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2015 March 18

Freshman design projects moderately successful

I just finished grading this year’s freshman design projects. I think that the projects were more successful this year than last year, in part because I kept the students focussed on electronics and programming (for which they had lab access and which I could help them debug), and in part because the projects were somewhat less ambitious.

There were two groups doing EKGs and 4 groups doing blood pressure meters.  Both EKG groups managed to demonstrate their projects working, as did one of the blood-pressure groups.  (I’m being fairly generous here about what “working” means—they had to get their electronics to work, capture the data, and plot the waveforms, but further interpretation or software was not required.)  The other three blood pressure groups did not manage to demonstrate their projects, but one of them managed to plot waveforms for the pressure measurements (without getting their high-pass filter and amplifier working for the pulse measurements).

Some things I learned for next year:

  • Tell the students what op amp to get.  A number of students picked op amps that turned out to be rather old-fashioned ones with very low input impedance (as low as 2MΩ), rather limited output ranges, and external nulling circuits. The cheap MCP6002 or MCP6004 chips would have worked better at lower cost.  In fact, I gave one group that seemed to have a good schematic (but couldn’t get their circuit to work) an MCP6002 chip, which they wired in place of the op amp they had been using, and their circuit worked immediately.  I would have done the same for other groups, but the others with poorly chosen op amps were about a week behind and did not have circuits that were that close to being functional.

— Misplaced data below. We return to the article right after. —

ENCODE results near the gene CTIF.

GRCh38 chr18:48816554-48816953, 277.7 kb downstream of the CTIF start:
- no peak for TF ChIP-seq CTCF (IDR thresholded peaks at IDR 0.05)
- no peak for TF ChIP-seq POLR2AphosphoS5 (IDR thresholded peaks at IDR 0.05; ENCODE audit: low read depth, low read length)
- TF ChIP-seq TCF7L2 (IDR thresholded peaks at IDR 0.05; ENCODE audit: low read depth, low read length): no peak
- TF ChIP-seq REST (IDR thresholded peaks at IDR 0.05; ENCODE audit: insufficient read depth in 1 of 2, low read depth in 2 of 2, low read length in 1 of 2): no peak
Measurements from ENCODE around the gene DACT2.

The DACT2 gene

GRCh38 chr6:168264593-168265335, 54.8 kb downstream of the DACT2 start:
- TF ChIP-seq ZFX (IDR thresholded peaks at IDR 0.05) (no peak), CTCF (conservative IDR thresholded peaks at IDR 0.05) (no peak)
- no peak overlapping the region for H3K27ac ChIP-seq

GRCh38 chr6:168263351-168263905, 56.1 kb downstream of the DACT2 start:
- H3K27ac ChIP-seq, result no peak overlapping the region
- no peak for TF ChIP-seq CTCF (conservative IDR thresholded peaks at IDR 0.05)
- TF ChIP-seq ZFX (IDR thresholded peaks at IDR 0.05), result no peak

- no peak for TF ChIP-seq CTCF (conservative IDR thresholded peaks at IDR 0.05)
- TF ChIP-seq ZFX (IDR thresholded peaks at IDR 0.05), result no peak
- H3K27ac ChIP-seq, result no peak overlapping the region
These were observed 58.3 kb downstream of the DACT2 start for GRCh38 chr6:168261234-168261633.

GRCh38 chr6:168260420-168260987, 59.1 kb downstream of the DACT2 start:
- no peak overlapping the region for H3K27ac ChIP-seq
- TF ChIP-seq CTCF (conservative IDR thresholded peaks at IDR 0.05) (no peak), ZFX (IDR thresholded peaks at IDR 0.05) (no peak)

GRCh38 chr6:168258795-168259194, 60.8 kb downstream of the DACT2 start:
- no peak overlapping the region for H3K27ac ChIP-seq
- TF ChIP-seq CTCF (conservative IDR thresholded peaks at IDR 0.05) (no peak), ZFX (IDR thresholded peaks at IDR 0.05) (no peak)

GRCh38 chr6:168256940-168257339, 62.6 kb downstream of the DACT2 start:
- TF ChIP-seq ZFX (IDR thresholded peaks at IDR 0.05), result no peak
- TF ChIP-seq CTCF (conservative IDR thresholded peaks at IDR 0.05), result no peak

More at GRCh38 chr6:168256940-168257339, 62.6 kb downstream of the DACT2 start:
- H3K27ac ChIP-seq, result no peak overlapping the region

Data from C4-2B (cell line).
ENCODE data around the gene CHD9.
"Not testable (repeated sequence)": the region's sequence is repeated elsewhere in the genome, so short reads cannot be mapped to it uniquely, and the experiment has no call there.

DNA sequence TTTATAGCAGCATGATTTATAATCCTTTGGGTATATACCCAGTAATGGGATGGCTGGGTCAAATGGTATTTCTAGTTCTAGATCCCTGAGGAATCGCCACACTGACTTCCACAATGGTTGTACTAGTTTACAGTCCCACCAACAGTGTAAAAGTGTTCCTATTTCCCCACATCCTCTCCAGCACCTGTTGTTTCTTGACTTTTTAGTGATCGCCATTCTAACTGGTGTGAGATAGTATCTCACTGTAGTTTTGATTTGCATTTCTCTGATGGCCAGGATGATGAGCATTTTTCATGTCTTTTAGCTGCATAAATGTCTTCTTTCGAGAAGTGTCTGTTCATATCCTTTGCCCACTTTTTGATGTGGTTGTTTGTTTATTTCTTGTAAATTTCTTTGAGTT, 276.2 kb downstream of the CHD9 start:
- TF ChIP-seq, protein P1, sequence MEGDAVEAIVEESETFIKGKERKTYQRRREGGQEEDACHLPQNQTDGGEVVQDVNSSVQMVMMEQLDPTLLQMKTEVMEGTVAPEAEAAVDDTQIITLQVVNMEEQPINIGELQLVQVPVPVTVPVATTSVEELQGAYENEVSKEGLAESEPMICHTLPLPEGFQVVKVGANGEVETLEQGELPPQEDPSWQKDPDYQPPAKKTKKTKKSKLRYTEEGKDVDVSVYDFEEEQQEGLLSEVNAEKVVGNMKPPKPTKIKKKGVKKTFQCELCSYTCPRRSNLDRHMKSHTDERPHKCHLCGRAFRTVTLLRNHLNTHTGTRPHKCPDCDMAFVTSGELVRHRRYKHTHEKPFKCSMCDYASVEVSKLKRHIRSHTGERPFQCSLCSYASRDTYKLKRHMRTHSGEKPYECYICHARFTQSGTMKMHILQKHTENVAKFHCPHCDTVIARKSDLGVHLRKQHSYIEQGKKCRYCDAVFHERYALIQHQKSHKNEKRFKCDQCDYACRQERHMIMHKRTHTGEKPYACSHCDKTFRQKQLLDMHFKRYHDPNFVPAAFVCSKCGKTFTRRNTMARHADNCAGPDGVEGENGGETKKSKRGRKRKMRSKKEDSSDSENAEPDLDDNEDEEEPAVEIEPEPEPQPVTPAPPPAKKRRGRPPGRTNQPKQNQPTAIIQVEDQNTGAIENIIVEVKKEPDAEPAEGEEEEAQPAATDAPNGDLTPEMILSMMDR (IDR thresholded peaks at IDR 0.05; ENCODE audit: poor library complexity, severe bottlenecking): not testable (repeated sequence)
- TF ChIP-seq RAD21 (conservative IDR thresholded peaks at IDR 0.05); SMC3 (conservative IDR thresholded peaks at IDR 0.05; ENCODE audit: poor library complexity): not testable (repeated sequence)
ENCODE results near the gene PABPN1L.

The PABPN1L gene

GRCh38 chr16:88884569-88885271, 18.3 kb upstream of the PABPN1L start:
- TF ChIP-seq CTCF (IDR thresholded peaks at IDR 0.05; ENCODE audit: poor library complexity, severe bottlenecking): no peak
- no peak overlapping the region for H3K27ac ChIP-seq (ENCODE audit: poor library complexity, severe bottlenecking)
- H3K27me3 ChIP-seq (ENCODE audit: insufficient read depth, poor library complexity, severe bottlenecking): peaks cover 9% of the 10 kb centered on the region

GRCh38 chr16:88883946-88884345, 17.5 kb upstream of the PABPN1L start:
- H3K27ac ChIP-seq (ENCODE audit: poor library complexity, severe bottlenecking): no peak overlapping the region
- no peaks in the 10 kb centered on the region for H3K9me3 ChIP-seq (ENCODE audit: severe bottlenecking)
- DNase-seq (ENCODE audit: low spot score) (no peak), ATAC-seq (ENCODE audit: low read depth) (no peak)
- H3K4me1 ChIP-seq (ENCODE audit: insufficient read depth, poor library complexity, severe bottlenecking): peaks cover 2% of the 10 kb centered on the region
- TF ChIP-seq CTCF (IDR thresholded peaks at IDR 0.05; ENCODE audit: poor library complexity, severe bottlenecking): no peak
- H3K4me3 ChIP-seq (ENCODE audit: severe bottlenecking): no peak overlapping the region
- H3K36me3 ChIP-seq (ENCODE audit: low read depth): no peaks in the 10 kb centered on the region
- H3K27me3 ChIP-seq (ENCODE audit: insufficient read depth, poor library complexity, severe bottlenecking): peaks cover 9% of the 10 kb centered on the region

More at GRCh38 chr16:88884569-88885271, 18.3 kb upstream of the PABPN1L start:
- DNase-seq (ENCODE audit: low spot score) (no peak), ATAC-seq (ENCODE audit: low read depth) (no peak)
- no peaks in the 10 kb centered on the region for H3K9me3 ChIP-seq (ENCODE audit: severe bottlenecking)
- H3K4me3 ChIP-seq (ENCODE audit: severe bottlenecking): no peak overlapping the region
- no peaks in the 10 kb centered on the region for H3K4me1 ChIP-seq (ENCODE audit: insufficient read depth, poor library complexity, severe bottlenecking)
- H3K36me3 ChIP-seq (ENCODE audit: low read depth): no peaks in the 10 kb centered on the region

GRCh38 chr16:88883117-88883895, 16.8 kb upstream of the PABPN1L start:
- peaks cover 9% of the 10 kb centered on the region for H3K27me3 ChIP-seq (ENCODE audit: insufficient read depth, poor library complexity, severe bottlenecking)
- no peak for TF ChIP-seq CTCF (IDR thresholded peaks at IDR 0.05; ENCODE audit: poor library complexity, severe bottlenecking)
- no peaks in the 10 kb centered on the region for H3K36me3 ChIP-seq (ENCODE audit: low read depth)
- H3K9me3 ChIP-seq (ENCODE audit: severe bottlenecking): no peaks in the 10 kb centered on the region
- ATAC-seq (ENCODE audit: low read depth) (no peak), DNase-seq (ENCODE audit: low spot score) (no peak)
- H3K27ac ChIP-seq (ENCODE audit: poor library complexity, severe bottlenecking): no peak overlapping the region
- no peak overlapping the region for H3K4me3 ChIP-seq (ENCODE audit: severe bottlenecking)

• Warn students sooner not to use FedEx.  My son’s and my experience with FedEx this year has been that they are ludicrously slow. At least one group was burned by a ridiculously long delivery time, having ordered with FedEx delivery just hours before I warned the class about them.  (The US Post Office is faster and cheaper for lightweight electronics orders from Digi-Key.)
  • Students who never ask questions in class probably don’t understand much that is going on—all the groups that successfully demonstrated their projects had at least one active participant in class.